“Such as the kinetic weapon you’ve just used on the military headquarters of the principal human power?”

“Yes! The American government is obviously implicated in what has occurred, and must therefore be regarded as an enemy. We have prevented it from coordinating any military action against us—an entirely legitimate precaution.” Valtu inflated himself in a vaguely toadlike way, and it occurred to Roark that this was the first time he’d seen Lokaron sanctimoniousness. “We feel we’re acting on behalf of all Lokaron, not just ourselves.”

Svyatog gave to the clicking sound of Lokaron laughter a harshness Roark had never heard before.

“Enough of this farce! We’re well aware that you engineered the attack on the Enclave through your human agent Havelock, precisely for the purpose of justifying the coup you’ve now set in motion. But the attack has failed, thanks to two humans in my service.” He motioned Roark and Katy forward into the pickup. “All the resident commissioners now recognize the truth. They will support Gev-Harath in demanding sanctions for this attempt to monopolize the human market in violation of intergevahon agreements. Gev-Rogov will stand alone.”

For a moment, Roark thought Valtu was still trying to brazen it out . . . but it was only the communications delay. At first the alien face merely went expressionless. Then its green skin began to darken, and the almost nonexistent lips drew back to reveal the serrated ridges which chewed meat.

And Roark, who’d fancied that he had gotten used to the Lokaron, felt a chill slide along his back.

“So be it, Svyatog.” All pretense was gone from the strangely metallic Rogovon voice. “As for Gev-Rogov standing alone, when has it ever been otherwise? But I must tell you that you’re wrong about a couple of other things. First of all, our aim isn’t to ‘monopolize’ this world. We’re not interested in it as a market, which is how your limited mind has always seen it, but as a colony. The rest of you have never really appreciated Earth’s potential. We do, because it’s like our world, only better. You might say it’s like our world should have been. It’s a simple matter of—” (the translator, for the first time in Roark’s experience, simply went silent for the space of a couple of words, defeated) “—as anyone with any perceptiveness can intuitively grasp. Earth is the natural second home of the Rogovon subspecies, the living space where we can grow to our full potential and assume the primacy to which—” (the same two Rogovon words, and the same brief silence from the translator) “—entitles us.”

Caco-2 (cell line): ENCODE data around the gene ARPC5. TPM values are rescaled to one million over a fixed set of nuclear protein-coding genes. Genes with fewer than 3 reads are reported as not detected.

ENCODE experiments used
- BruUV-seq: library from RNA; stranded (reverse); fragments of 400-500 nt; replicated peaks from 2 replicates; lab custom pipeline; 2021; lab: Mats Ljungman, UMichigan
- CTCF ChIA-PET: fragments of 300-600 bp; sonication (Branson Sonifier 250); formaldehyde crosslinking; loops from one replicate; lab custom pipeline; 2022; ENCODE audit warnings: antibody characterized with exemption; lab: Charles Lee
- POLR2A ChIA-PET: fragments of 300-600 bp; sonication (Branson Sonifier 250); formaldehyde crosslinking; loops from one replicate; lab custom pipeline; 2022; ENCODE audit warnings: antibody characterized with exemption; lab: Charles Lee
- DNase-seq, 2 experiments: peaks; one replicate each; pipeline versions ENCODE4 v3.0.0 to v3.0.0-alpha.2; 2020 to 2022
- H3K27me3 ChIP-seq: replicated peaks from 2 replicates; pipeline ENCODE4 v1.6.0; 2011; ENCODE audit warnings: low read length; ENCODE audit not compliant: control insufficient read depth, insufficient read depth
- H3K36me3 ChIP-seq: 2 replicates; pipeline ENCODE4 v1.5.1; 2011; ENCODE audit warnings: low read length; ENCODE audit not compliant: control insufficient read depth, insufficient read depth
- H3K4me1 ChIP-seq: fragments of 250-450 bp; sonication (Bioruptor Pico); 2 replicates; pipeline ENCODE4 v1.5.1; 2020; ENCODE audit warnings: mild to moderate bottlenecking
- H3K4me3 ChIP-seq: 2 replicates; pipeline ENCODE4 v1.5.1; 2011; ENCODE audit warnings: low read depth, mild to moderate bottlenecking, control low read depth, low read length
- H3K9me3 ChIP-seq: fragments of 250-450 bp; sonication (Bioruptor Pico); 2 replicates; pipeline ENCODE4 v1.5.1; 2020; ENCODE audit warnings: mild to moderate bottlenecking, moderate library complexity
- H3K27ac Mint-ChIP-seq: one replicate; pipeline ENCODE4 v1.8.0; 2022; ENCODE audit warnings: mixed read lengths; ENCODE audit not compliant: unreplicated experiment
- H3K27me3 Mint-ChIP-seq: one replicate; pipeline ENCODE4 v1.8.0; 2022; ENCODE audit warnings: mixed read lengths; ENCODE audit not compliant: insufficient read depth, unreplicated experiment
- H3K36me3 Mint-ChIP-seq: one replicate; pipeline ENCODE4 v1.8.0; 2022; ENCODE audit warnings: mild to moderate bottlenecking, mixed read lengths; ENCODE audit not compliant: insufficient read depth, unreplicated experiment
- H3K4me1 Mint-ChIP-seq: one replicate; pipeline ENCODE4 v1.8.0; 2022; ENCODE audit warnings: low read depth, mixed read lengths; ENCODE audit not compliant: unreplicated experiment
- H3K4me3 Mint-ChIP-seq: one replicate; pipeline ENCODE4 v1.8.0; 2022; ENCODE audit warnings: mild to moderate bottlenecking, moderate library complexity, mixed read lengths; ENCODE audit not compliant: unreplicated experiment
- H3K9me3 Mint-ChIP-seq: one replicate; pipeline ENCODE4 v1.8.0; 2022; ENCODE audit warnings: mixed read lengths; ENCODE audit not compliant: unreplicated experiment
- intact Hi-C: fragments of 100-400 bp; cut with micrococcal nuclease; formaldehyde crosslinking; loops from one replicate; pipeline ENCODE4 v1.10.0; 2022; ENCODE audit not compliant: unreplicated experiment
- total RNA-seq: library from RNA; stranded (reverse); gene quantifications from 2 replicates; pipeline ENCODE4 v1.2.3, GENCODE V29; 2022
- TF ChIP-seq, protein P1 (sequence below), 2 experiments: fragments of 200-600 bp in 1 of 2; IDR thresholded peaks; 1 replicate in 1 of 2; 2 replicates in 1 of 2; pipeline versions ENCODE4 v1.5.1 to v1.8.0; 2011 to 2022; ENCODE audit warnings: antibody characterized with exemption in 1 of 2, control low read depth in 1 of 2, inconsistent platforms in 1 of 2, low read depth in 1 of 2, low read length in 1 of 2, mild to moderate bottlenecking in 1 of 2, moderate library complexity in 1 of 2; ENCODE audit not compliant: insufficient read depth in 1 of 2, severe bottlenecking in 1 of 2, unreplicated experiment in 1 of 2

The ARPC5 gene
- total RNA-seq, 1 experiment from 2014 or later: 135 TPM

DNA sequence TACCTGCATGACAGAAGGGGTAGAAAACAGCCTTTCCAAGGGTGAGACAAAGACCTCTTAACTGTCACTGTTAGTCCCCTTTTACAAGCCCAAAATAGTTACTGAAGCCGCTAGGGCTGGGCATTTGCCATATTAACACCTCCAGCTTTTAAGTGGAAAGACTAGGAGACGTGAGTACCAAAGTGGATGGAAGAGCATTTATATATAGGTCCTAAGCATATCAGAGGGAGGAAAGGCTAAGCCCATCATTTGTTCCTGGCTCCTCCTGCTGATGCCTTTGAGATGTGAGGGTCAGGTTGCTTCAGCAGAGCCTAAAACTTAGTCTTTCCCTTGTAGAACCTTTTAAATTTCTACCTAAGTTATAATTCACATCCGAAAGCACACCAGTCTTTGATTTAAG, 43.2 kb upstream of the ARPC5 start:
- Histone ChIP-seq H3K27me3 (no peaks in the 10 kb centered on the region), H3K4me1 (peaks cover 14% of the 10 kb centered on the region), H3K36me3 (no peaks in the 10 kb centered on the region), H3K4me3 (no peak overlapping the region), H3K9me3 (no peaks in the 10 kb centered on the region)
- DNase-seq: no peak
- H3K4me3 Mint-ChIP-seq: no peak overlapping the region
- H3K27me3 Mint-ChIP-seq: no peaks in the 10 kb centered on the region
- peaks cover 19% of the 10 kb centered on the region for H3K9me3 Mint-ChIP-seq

“The present inhabitants might disagree.” Beneath Svyatog’s dryness, Roark could tell he was shaken. I keep forgetting how different the various Lokaron subspecies are from each other. Maybe the Rogovon concept—religious, philosophical, whatever—that stopped the Harathon-programmed translator cold is as alien to him as it is to me.

Valtu gave the two humans a look whose contempt transcended cultures and worlds. “Earth is wasted on these vermin. Actually, the entire ecology of which they are a part is merely a bothersome irrelevance to this world’s true destiny. After this ship assumes low orbit, we will neutron-bomb the planet down to about a meter’s depth. Later, it will be seeded, using biological packages from the Rogovon homeworld.”

“You’re mad! The gevahon you’ve already antagonized will never stand for this. We’re dealing with a living world—a cosmic rarity, as we all know—and, what’s even rarer, a sentient race!”

“I’ve never understood why you’re so attached to them, Svyatog. Perhaps you could use these two as breeding stock to reestablish their species somewhere else . . . except, of course, for the second thing you were wrong about. You see, there will be no coalition to demand sanctions against us, because there will be no witnesses. All the gevahon will be saddened to learn that the humans struck so cleverly as to destroy all Lokaron on the planet and in orbit, leaving only Krondathu to exact vengeance.”

“You are insane, Valtu! No one will believe this story!” Svyatog’s translated voice held a new dimension of alarm. Yeah, Roark thought, this is different. We’re talking Lokaron lives now. But his

sardonicism lasted only an instant. Come on, can you really blame him? Especially when one of those Lokaron lives happens to be his own?

“Oh, they’ll suspect. But will anyone go to war over a suspicion? I doubt it.”